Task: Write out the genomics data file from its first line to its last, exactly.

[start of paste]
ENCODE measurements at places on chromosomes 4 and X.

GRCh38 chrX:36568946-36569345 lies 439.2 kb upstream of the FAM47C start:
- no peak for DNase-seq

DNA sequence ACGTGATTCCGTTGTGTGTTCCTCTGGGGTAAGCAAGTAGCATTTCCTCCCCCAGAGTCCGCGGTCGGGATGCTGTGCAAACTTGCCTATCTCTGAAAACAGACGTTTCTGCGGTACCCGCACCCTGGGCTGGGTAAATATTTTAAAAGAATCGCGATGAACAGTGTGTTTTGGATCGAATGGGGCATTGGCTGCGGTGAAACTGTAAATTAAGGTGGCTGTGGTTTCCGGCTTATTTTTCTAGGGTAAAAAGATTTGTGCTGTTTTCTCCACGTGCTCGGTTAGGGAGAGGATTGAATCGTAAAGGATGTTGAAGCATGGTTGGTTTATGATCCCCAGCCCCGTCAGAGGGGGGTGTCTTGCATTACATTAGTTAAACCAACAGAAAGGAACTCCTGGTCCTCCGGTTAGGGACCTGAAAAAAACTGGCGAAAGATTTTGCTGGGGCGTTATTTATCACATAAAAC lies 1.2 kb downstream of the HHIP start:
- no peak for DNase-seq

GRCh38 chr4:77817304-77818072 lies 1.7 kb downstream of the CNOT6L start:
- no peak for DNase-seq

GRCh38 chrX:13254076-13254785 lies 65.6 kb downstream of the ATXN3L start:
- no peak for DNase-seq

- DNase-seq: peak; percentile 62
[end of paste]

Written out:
ENCODE measurements at places on chromosomes 4 and X.

GRCh38 chrX:36568946-36569345 lies 439.2 kb upstream of the FAM47C start:
- no peak for DNase-seq

DNA sequence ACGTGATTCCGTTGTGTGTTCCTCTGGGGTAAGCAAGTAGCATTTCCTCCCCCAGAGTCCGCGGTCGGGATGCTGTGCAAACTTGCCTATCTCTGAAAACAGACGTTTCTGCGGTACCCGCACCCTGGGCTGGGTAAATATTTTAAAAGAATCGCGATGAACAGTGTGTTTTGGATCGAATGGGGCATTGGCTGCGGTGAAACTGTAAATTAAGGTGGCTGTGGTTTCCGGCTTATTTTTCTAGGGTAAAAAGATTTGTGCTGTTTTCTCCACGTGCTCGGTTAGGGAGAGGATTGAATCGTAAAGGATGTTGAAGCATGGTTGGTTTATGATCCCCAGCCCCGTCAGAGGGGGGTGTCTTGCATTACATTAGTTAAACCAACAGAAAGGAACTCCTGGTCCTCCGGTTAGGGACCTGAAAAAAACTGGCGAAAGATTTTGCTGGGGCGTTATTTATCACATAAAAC lies 1.2 kb downstream of the HHIP start:
- no peak for DNase-seq

GRCh38 chr4:77817304-77818072 lies 1.7 kb downstream of the CNOT6L start:
- no peak for DNase-seq

GRCh38 chrX:13254076-13254785 lies 65.6 kb downstream of the ATXN3L start:
- no peak for DNase-seq

- DNase-seq: peak; percentile 62